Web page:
The end of the Second World War signalled the rapid end of the European African empires.
In 1945, only four African countries were independent; by 1963, thirty African states created the Organization of African Unity.
Despite formidable problems, the 1960s were a time of optimism as Africans enjoyed their new independence, witnessed increases in prosperity and prepared to tackle their political and economic problems in their own way.
By the 1990s, however, the high hopes of the 1960s had been dashed.
Dictatorship by strongmen, corruption, civil wars and genocide, widespread poverty and the interventions and manipulations of the major powers had all relegated Africa to the position of an aid 'basket case', the world's poorest and least-developed continent.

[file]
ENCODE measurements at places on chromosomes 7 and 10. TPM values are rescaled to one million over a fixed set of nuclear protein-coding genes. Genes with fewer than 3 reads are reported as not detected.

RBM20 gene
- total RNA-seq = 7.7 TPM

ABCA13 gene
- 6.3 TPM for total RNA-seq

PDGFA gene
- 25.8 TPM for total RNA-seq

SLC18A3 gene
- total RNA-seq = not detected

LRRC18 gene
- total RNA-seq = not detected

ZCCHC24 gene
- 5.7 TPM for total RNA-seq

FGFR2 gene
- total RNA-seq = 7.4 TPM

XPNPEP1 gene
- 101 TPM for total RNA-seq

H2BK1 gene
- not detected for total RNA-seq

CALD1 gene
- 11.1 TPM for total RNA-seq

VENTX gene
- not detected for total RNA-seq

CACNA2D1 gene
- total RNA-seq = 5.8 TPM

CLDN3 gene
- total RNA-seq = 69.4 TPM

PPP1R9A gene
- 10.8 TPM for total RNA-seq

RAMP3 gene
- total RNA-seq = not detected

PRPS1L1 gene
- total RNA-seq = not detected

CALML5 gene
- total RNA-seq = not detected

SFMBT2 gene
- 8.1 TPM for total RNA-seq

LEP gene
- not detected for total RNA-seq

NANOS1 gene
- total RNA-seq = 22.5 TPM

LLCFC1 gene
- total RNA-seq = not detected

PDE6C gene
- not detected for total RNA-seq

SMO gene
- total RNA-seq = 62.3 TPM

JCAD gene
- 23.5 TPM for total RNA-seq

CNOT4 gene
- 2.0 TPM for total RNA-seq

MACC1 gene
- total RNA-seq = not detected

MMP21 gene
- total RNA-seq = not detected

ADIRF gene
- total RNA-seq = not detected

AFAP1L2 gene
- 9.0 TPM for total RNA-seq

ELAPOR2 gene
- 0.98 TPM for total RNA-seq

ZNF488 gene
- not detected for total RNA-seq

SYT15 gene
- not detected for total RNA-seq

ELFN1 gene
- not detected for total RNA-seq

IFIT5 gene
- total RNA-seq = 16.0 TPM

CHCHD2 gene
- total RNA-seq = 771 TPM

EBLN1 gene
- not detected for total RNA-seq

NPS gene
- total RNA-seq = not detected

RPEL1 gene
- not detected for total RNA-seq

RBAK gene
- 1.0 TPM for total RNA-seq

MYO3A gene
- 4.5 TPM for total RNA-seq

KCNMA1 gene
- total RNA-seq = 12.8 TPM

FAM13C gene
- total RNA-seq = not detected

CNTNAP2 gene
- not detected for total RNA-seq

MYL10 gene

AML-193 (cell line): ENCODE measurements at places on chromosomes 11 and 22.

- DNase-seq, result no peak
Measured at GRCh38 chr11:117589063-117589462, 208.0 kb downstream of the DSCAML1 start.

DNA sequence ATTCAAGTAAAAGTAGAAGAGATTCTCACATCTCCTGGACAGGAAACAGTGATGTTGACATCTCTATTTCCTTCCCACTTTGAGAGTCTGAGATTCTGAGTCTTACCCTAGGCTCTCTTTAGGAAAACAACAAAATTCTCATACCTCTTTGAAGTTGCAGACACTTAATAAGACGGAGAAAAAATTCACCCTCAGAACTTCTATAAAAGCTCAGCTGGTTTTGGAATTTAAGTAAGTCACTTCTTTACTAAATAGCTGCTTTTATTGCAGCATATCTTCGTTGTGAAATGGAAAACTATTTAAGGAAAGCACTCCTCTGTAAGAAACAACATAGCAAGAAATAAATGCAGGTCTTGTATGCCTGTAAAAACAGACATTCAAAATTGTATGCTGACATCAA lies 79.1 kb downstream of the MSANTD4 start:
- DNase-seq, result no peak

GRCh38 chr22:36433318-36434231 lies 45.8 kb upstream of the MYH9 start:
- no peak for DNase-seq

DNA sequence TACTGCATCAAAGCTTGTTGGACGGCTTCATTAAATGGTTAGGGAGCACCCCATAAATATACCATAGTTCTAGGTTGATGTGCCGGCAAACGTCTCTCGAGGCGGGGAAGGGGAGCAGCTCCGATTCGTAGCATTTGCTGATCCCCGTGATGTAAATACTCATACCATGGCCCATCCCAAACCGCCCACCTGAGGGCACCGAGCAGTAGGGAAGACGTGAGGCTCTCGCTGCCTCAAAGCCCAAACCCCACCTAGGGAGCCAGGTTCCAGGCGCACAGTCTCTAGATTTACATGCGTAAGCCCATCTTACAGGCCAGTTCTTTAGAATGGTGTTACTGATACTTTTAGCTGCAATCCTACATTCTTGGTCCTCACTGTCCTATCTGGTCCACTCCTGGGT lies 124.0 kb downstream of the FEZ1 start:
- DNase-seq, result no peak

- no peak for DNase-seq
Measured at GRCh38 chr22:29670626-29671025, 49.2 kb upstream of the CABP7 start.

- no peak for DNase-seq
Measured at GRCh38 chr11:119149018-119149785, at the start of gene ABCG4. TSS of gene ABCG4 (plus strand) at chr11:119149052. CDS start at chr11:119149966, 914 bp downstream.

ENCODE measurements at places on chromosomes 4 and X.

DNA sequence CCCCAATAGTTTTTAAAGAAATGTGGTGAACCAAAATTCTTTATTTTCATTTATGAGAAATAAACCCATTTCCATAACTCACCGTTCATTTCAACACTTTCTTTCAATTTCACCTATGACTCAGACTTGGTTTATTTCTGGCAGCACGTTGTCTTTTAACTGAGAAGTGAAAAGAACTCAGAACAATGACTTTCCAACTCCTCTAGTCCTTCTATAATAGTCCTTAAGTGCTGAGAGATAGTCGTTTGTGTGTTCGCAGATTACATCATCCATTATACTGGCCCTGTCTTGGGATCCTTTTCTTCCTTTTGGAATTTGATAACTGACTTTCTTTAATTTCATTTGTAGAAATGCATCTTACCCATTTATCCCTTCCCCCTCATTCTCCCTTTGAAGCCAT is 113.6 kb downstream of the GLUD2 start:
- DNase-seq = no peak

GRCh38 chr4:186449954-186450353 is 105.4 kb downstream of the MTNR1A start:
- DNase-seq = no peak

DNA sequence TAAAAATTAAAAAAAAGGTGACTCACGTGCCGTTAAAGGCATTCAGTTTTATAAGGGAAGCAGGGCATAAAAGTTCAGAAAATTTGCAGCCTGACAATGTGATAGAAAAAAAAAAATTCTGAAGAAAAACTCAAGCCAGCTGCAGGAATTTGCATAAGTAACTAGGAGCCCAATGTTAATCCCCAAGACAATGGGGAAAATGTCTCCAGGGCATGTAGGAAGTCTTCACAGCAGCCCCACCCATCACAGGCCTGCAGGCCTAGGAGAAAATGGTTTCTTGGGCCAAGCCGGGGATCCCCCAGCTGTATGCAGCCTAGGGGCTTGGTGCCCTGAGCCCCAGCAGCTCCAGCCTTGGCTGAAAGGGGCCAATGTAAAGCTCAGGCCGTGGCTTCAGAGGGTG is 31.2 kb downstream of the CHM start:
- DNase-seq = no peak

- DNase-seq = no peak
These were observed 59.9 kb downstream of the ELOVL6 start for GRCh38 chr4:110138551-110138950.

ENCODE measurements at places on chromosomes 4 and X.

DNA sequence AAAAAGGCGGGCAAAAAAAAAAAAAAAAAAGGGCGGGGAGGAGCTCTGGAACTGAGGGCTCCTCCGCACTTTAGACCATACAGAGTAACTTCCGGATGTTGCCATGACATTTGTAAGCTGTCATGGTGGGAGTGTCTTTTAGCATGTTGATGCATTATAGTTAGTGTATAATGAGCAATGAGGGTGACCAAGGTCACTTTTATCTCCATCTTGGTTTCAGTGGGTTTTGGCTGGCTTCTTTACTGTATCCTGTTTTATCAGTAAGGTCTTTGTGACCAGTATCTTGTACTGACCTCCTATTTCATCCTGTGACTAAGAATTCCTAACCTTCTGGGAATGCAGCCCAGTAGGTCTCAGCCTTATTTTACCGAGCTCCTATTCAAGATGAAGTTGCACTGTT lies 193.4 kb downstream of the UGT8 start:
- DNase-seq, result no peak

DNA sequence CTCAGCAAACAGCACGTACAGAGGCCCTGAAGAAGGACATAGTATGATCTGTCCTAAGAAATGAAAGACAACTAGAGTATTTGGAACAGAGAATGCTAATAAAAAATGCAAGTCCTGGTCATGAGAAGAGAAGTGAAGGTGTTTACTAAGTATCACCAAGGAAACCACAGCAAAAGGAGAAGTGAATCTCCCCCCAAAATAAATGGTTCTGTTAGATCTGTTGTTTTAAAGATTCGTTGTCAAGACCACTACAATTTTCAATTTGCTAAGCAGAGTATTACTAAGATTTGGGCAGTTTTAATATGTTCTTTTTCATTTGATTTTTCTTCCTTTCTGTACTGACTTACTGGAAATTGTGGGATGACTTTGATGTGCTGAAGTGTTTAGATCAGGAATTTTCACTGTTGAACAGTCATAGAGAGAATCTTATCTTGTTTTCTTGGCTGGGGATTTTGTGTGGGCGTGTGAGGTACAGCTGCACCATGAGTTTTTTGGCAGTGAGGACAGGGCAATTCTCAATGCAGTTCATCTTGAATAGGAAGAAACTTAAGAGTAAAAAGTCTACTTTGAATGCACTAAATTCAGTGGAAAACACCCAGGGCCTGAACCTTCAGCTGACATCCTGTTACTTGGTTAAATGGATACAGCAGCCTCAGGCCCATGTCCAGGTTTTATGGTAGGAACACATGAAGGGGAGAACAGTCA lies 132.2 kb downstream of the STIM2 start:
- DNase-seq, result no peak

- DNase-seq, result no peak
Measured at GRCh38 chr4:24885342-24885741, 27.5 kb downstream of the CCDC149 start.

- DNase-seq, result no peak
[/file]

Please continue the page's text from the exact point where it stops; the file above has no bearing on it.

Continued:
In Africa: A Modern History Guy Arnold brings a lifetime's thought and experience to his examination of the continent during these momentous years.
He argues that imperialism has cast a long shadow and differentiates between external pressures to control Africa and the internal failures of its leadership.
In conclusion he assesses whether twenty-first century Africa can promote its own recovery and renaissance.
Africa: A Modern History looks set to stand for many years as the definitive account of what happened in Africa over this period.
- Format: Paperback
- Pages: 1076 pages, 5x4 b/w plates
- Publisher: Atlantic Books
- Publication Date: 10/08/2006
- Category: African history
- ISBN: 9781843541769